‘Mmm,’ he says. ‘Snug.’

I tell Harry about the date at lunch the next day.

‘Good heavens,’ he says. ‘Is that what it’s like with writers? The word “snug” and you’re mad in love?’

‘I’m not mad in love.’

‘The man is in his forties with two bloody children.’

Later when we’re in the weeds and I’m frantically replenishing the tea box for a six-top of librarians, he says, ‘Move your baby makers, sweetheart. I need a steak knife.’

And when it’s over he tells me there’s a cute guy in the hallway who wants to see me.

‘See? He’s adorable, right?’

‘I don’t think this is your daddy complex.’

‘He looks a lot younger than forty-five. And fuck you. It’s not a daddy complex.’

I make him check my teeth for poppy seeds and go to the door.

It’s not Oscar. It’s Silas. The sight of him gives me a jolt. He looks younger, leaner. He’s wearing a black leather jacket, an old one, with deep creases and corroded zippers on the pockets.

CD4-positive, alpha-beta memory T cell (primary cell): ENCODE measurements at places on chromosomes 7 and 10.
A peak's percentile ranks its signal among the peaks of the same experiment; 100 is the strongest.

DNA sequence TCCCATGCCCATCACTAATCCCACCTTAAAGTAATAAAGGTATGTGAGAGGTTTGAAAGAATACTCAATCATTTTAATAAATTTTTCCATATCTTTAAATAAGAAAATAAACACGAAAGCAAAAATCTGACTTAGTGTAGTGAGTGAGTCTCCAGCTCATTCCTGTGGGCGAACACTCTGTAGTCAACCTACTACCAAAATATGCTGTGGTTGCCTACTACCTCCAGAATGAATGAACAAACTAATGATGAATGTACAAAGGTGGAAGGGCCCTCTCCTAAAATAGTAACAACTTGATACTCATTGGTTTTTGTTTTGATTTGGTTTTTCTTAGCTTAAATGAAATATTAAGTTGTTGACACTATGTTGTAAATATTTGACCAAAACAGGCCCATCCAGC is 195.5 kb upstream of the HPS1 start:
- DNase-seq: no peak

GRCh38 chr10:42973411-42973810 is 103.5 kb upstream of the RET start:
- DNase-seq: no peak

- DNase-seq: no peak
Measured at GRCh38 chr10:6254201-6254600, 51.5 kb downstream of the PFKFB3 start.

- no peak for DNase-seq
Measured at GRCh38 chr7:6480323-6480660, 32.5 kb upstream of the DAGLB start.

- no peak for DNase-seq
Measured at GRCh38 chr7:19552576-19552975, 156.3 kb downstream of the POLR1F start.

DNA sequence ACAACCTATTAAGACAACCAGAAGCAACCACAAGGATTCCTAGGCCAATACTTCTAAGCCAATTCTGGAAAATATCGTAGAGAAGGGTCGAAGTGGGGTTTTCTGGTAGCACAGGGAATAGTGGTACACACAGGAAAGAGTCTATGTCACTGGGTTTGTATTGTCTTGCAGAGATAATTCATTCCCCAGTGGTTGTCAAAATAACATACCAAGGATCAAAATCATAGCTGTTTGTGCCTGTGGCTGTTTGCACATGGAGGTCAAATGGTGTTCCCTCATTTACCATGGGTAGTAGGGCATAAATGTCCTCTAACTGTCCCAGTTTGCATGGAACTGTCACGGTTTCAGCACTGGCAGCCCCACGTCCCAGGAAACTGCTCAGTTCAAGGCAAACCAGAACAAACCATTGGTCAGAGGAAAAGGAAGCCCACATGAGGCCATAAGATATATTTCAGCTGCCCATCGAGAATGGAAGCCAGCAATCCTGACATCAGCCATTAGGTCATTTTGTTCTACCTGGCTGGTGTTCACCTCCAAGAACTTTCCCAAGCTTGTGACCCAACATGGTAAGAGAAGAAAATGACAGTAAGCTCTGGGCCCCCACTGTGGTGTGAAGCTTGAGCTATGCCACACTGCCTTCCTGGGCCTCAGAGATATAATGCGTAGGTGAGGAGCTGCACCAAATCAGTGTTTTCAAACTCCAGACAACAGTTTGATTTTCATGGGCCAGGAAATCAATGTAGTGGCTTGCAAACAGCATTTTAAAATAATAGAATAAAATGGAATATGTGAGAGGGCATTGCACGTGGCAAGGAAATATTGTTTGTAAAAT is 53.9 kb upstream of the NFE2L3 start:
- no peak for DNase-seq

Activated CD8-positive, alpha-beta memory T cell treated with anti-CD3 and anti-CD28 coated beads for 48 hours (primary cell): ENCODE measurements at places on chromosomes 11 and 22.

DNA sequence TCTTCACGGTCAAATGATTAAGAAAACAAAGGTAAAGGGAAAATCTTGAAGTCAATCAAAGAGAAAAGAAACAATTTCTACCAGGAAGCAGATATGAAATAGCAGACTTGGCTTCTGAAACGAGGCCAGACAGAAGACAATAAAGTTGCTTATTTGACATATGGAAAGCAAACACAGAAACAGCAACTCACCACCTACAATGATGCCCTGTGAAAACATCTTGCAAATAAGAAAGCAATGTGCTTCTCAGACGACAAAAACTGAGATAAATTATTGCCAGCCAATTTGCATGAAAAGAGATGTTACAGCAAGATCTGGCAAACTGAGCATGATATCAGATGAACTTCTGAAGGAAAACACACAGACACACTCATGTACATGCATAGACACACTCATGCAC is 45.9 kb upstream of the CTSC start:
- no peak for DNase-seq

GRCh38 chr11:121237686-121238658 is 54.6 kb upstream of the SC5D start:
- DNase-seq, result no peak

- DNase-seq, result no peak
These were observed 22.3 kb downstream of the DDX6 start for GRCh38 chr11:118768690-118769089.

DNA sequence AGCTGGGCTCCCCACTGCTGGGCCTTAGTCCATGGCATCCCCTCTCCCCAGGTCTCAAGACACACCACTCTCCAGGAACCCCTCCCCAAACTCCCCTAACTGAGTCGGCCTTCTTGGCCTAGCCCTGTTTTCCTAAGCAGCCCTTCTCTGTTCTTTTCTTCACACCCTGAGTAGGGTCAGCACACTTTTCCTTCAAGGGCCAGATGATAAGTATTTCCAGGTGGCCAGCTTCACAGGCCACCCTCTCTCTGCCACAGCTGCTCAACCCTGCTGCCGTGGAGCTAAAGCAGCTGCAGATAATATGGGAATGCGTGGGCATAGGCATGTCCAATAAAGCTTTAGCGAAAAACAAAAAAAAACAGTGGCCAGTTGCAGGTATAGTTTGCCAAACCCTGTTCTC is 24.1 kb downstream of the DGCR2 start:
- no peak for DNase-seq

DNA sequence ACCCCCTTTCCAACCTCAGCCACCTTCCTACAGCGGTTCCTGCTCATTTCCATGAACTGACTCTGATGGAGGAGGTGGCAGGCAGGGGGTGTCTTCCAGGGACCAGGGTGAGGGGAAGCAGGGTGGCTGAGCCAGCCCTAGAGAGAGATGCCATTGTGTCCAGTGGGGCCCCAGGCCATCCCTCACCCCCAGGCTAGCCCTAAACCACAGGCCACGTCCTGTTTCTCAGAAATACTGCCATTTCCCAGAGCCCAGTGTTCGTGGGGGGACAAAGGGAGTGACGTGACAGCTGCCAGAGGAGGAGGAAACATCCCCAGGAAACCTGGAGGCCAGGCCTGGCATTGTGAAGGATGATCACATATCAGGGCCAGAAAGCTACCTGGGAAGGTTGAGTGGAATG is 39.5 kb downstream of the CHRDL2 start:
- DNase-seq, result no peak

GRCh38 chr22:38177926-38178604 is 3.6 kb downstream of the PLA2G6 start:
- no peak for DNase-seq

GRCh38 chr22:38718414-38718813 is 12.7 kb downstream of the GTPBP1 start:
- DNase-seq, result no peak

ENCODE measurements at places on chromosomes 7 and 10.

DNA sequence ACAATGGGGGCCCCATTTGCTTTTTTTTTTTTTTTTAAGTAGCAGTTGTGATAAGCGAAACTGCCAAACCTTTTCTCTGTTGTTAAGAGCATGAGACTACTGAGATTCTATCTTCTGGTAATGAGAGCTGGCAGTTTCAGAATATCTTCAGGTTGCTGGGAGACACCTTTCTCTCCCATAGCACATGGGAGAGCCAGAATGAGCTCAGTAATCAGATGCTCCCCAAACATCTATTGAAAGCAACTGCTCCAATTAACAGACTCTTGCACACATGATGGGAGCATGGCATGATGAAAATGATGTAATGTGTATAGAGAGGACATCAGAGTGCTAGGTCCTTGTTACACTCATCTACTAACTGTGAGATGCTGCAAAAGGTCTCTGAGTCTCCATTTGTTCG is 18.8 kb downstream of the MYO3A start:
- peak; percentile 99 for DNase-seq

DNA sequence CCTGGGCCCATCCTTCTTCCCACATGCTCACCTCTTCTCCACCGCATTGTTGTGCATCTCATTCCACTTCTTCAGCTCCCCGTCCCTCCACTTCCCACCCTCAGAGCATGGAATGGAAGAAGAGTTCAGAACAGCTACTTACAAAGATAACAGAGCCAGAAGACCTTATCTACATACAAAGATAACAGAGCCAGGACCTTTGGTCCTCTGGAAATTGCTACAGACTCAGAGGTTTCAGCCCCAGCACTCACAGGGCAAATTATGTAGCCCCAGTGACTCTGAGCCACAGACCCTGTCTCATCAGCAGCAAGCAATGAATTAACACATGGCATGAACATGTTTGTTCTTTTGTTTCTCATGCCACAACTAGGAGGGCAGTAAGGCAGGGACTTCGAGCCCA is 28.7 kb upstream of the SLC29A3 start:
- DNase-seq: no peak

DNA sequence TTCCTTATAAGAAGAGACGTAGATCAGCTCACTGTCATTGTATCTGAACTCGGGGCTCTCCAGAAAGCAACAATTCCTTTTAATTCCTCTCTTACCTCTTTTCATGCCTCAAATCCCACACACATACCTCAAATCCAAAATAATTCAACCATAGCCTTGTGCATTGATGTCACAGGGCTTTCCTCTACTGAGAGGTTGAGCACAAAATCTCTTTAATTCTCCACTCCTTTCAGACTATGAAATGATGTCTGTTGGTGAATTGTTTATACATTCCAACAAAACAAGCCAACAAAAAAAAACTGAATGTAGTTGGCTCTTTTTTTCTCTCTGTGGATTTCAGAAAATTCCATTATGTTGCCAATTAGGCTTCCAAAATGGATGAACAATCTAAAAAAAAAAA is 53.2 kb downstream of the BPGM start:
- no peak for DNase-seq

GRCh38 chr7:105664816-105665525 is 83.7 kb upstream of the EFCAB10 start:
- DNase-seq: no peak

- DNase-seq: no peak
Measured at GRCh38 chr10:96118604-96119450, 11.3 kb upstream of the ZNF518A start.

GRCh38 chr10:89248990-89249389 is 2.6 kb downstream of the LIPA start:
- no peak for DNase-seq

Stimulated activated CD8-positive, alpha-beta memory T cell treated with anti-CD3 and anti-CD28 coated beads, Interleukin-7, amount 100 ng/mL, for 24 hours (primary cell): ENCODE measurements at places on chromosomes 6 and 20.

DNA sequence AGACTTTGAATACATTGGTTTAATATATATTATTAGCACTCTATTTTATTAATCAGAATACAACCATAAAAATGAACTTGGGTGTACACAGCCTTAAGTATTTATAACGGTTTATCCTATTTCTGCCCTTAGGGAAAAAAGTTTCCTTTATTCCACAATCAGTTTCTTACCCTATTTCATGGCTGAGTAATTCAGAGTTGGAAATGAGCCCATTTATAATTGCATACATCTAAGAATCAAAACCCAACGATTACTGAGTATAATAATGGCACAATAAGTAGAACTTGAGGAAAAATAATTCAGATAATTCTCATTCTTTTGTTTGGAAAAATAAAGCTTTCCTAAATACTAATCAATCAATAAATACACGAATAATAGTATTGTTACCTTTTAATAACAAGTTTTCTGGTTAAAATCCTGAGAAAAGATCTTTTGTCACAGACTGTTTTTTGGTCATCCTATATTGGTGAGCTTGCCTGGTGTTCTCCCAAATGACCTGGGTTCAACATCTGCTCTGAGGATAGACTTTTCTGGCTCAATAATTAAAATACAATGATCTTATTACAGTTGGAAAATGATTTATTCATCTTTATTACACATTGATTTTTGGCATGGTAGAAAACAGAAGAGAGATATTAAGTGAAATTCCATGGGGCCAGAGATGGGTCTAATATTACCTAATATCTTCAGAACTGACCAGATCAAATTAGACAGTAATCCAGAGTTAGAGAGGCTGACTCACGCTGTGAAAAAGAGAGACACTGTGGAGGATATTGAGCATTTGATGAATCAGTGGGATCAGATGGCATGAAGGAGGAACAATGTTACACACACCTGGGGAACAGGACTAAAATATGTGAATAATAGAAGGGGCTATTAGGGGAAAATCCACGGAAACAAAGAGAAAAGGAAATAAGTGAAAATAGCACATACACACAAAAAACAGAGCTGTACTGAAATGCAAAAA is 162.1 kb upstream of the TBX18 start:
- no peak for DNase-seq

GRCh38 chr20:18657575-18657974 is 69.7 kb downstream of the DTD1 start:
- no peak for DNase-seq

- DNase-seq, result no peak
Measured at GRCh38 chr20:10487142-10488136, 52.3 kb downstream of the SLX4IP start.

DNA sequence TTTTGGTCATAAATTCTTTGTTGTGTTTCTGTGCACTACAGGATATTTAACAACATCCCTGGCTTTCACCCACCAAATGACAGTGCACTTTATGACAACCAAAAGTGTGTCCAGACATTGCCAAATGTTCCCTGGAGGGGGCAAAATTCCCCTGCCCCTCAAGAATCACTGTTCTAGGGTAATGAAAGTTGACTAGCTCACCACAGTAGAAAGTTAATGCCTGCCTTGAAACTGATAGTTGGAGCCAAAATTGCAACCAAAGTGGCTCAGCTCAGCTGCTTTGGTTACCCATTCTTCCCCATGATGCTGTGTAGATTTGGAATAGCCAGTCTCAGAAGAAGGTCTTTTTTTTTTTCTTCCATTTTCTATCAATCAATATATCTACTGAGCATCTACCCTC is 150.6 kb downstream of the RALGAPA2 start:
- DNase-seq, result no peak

‘Sorry to pull you out of work. I just wanted to make sure you were okay.’

‘It’s fine.’ I wave toward my tables through the door. ‘Most of the checks are down. How are you? How was your trip?’ I’m trying to calculate how long since he’s been back. Two weeks probably. He left me a couple of messages then gave up. I’m done with guys like this, on and off, here then gone. I’ve learned my lesson.

‘Good. Good.’ There’s a stack of business cards on the hostess stand and he flicks them with his thumb. Fftht. Fftht. He looks up. ‘I’m sorry I broke our date. I just wanted to tell you that in person. I understand why you’d be mad or—’ Fftht.